By Kelly Gorman Dunbar
When catastrophic fires strike, we automatically think about decimated forests, razed homes, and citizens fleeing with just the clothes on their backs. But what about the animals?
Nearly two weeks ago I woke up to a very dark sky. As I opened up the door to let my dogs out, the acrid scent hit me. Living in California, I know all too well the smell of fire. Not the pleasant, woodsy smell of roasting marshmallows on an open flame, but rather, the noxious odor that permeates the air when homes, businesses, and cars are being incinerated.
Two massive fires hit my state on the same day, November 8, 2018: the Woolsey Fire in Southern California, destroying over 90,000 acres, and the Camp Fire in the northern part of the state, reducing 150,000 acres of land and property to ashes, including the entire town of Paradise. Tens of thousands of displaced people and animals alike have been left reeling in their wakes.
Most people think nothing of leaving their pets safely at home when they head off to work or school. But The Campfire started on a Thursday morning when people had already left for the day. By the time evacuations were ordered and fire lines drawn, most pets were trapped all alone, unable to flee or defend themselves. Valiant firefighters rescued many of them; some managed to escape, fleeing miles away, lost to their terrified families.
What happens when an area is inundated with thousands of lost animals after a disaster? In this case, an incredible group came to the rescue of the Camp Fire victims. The North Valley Animal Disaster Group (NVADG) has set up a temporary animal shelter at the Chico airport, non-functioning at the moment due to the Camp Fire. I’ve been driving from the Bay Area San to deliver supplies for the over 1700 displaced and lost pets taken in over the past two weeks. It’s a massive effort. The NVADG is doing crucial if heart-wrenching work.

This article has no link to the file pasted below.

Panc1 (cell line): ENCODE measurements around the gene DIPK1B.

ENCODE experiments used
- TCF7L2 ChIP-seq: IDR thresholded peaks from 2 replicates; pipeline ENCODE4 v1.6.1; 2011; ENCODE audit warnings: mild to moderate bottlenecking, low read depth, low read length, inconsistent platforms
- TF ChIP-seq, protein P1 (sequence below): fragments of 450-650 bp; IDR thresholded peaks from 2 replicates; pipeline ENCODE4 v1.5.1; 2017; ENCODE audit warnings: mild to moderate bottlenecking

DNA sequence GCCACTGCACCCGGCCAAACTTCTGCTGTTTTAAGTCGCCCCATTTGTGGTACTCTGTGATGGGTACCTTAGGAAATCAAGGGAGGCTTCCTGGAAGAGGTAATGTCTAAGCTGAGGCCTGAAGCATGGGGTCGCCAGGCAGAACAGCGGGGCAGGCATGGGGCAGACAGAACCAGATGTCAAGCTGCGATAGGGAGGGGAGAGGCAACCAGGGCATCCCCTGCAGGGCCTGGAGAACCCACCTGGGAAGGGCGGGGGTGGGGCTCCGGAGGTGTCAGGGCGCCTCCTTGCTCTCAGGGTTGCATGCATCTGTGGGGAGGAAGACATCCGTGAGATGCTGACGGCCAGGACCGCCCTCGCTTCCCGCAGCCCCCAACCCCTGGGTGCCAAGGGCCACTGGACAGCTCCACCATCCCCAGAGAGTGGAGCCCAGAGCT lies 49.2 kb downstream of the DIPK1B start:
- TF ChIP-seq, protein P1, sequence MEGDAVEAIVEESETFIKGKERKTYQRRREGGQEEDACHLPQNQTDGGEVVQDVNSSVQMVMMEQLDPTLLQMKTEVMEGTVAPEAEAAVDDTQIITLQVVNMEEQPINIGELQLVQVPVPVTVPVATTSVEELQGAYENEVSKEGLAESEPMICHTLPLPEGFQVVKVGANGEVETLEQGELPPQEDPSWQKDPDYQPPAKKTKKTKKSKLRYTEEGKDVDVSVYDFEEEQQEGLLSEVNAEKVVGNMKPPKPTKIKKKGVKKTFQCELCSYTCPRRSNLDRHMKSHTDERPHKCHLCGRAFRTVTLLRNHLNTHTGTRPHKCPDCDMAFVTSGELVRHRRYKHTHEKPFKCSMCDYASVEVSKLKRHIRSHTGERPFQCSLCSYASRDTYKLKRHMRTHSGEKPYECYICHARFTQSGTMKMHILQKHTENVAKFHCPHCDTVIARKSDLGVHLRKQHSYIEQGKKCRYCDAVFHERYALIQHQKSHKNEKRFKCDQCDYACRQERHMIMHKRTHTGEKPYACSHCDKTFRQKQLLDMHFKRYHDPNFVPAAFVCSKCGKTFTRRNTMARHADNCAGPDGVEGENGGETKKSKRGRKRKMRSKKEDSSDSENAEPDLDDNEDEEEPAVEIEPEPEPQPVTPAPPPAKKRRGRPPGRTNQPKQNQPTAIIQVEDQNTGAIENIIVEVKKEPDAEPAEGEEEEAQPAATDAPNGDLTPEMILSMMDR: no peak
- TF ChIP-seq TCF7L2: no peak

While at the shelter, volunteers have shared wonderful stories of people reuniting with their beloved animal companions; hopefully, there will be many more to come. Some of the rescued animals that have found their way to the emergency shelter have burns, some to the point of being physically unrecognizable. All are terrified and disoriented. They are getting the necessary care, but this is a dark reminder to make sure your pets are microchipped and that they wear a flat collar with tags when left home alone. It is also a good idea to teach your dog to be comfortable in a crate so that if disaster strikes, capture and confinement won’t cause them to panic and increase their already high level of stress.
Thanks to the kindness of hundreds of people, the NVADG now have plenty of supplies. However, many animals in their care require medical attention or special diets. The best way to support their cause is to send in a monetary donation if you are able. Visit https://www.nvadg.org/
In times of such sadness and loss, it is comforting to know that there are good, altruistic souls out there, doing all they can to support the victims of disaster. My hope is that over the next few weeks all families – furry or otherwise – are reunited so they may find comfort in each other as they pick up their lives and begin to rebuild.